In fire ants (Solenopsis wagneri), new breeding groups consisting of several unrelated queens and their progeny compete intensely with their neighbors, and the success of groups increases with their size (51).

Like kin selection and by-product mutualism, group augmentation cannot account for all forms of cooperative breeding. Breeding alliances between unrelated males are unlikely to affect group size and may often be maintained by reciprocal altruism or by-product mutualism (19,26); in some facultatively cooperative breeders, helpers do not appear to increase the growth or survival of the young they are rearing (57, 58); and, unless group selection is invoked, group augmentation cannot account for the evolution of sterile worker castes in social insects. In practice, the effects of group augmentation and kin selection may often be difficult to separate. For example, cooperative behavior that increases a helper's direct fitness by increasing group size may also increase the fitness of its relatives in the same group, while nepotistic acts that increase the survival of relatives will also increase a helper's direct fitness if survival increases with group size.


Recent research into the evolution of specialized cooperative societies has at least four important implications. First, many apparently cooperative actions may generate immediate direct benefits to individuals and any effects on “recipients” may be negative, neutral, or coincidental. In the future, it may be useful to tighten the definition of cooperative behavior by distinguishing between socially coordinated behavior (where individuals adjust their actions to the presence or activities of others so as to maximize their own immediate direct fitness) and cooperative behavior (where individuals perform activities that are adapted to increasing the fitness of others because this ultimately contributes to their own direct or indirect fitness). Socially coordinated behavior is widespread in animal societies and may be maintained by parasitism or by-product mutualism, but these mechanisms are less likely to account for cooperative behavior defined in this way.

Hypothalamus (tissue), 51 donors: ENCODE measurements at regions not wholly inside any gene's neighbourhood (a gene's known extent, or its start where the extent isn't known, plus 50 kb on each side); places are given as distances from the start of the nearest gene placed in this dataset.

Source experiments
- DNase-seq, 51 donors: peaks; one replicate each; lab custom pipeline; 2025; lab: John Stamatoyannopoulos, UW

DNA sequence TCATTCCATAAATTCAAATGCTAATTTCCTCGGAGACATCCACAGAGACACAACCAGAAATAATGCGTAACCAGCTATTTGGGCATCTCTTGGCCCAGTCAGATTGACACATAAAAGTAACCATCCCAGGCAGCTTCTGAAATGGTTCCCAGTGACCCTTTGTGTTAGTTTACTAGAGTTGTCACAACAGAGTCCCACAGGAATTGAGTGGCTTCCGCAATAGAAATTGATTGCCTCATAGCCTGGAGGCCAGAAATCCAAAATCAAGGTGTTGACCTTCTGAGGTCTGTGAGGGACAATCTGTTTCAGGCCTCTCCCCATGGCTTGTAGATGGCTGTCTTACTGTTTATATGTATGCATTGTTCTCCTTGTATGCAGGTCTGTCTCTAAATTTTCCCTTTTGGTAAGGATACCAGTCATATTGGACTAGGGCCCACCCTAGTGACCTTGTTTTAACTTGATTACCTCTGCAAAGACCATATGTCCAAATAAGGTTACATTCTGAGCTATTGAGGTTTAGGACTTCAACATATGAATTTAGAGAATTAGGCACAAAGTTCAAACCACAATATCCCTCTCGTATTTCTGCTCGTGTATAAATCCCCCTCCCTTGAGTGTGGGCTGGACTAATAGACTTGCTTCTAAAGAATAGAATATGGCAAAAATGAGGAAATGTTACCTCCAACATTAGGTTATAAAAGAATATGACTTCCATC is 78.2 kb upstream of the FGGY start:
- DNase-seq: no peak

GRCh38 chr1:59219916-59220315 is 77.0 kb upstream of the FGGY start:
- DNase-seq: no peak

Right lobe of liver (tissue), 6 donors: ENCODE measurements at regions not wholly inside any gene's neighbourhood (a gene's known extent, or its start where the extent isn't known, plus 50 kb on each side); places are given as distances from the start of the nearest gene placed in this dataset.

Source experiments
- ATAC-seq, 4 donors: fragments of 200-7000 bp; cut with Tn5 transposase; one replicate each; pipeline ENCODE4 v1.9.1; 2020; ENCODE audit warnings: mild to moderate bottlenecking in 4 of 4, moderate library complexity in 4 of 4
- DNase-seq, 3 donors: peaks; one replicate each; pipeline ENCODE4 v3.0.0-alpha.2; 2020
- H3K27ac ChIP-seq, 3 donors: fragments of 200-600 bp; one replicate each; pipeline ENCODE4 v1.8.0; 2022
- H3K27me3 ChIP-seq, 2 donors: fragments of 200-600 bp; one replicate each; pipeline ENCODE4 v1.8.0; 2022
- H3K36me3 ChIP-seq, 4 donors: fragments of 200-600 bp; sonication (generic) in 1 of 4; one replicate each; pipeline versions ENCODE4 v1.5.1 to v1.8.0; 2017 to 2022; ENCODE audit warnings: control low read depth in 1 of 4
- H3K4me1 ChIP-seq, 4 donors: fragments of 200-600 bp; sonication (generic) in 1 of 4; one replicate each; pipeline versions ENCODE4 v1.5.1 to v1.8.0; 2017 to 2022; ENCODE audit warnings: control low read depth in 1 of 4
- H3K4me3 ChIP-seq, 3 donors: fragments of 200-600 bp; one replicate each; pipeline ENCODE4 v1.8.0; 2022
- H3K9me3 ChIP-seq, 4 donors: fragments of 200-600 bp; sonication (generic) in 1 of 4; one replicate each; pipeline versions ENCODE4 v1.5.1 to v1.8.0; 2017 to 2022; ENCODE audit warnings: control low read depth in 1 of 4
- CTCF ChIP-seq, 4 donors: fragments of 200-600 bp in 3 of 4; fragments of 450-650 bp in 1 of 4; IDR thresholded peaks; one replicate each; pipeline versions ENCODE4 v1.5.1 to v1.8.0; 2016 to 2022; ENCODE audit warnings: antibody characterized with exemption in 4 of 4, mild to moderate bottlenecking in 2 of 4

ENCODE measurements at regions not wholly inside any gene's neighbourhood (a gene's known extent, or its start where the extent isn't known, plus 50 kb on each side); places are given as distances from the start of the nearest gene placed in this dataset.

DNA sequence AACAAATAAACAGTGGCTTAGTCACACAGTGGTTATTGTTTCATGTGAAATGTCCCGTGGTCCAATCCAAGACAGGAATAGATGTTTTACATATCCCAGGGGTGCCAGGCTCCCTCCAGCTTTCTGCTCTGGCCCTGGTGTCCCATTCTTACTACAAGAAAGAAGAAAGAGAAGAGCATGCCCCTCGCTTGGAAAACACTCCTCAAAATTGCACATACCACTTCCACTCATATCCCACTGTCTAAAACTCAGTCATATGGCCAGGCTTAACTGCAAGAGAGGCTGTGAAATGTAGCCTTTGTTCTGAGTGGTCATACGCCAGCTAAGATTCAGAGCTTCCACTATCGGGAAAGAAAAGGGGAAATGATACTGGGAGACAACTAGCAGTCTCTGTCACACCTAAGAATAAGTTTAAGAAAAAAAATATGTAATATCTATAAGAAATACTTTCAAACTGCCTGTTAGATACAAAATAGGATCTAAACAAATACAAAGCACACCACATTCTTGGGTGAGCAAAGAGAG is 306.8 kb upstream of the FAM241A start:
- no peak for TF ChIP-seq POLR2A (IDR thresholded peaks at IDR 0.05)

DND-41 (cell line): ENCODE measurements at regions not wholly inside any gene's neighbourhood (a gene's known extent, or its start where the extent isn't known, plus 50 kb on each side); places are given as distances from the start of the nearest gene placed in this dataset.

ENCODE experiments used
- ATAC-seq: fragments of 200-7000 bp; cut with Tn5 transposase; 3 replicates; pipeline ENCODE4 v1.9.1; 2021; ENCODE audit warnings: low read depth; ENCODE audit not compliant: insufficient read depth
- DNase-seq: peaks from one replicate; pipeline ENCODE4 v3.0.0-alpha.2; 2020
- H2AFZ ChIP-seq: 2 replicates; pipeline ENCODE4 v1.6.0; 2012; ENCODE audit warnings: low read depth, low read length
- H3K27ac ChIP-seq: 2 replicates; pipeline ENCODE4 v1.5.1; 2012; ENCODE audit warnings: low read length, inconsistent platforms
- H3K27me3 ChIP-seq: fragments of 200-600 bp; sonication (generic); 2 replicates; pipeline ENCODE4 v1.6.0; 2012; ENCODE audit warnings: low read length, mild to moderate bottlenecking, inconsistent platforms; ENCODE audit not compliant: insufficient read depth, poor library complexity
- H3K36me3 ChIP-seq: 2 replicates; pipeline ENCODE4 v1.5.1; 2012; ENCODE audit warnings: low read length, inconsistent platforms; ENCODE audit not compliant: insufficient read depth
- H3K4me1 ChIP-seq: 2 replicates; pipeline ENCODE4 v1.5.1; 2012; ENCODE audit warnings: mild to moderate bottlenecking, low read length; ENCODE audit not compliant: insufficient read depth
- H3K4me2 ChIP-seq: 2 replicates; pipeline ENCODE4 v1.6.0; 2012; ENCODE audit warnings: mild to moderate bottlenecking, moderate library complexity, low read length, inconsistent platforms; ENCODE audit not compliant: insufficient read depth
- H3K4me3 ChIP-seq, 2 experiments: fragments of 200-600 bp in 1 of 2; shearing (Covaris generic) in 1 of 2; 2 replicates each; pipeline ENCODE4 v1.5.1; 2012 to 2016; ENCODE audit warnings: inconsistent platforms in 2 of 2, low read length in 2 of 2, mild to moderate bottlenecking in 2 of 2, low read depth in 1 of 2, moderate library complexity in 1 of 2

Second, mutualism may play a more important role in the evolution of specialized cooperative societies than has previously been supposed. Where the fitness of group members increases with group size, strong selection pressures may favor simple cooperative strategies, and there is no reason to suppose that these will necessarily be eroded by cheating (23, 43). There is now a need to estimate the relative magnitude of direct and indirect benefits of cooperative behavior, to investigate whether mutualistic benefits are large enough to maintain cooperative behavior on their own, and to identify and test predictions about the distribution of cooperative behavior that discriminate between hypotheses based on kin selection and those based on mutualism. We also need to investigate the ways in which different selection pressures interact, because the relative importance of particular mechanisms may change during the evolution of cooperative societies. For example, an initial tendency for kin selection to favor cooperation could encourage the development of cooperative breeding, leading to the co-adaptation of life-history variables and the eventual evolution of an obligately cooperative society where all group members benefit from assisting breeders.

Third, despite superficial similarities between cooperative societies, it seems likely that there are qualitative as well as quantitative differences in the evolutionary mechanisms maintaining cooperation in different species. For example, in some avian societies, helpers may increase their chances of breeding with the dominant female by feeding her young, whereas in others, helpers are unlikely to breed with the dominant female, and either kin selection or mutualism probably maintains cooperation (5). Similarly, the available evidence suggests that the relative importance of mutualism and kin selection may vary between societies.

Finally, if mutualism proves to be important in maintaining cooperative animal societies, the benefits of cooperation in animals may be more similar to those of cooperation in humans than has been previously supposed. In humans, unrelated individuals commonly assist each other (59), generalized reciprocity appears to be important in maintaining many social institutions (60), and, where human groups compete, their size often has an important effect on the outcome (61). “God,” as Shaw's cynical Bastard of Orléans remarks to an optimistic Joan of Arc, “is on the side of the big battalions.” All three trends appear to have close parallels in other cooperative animals.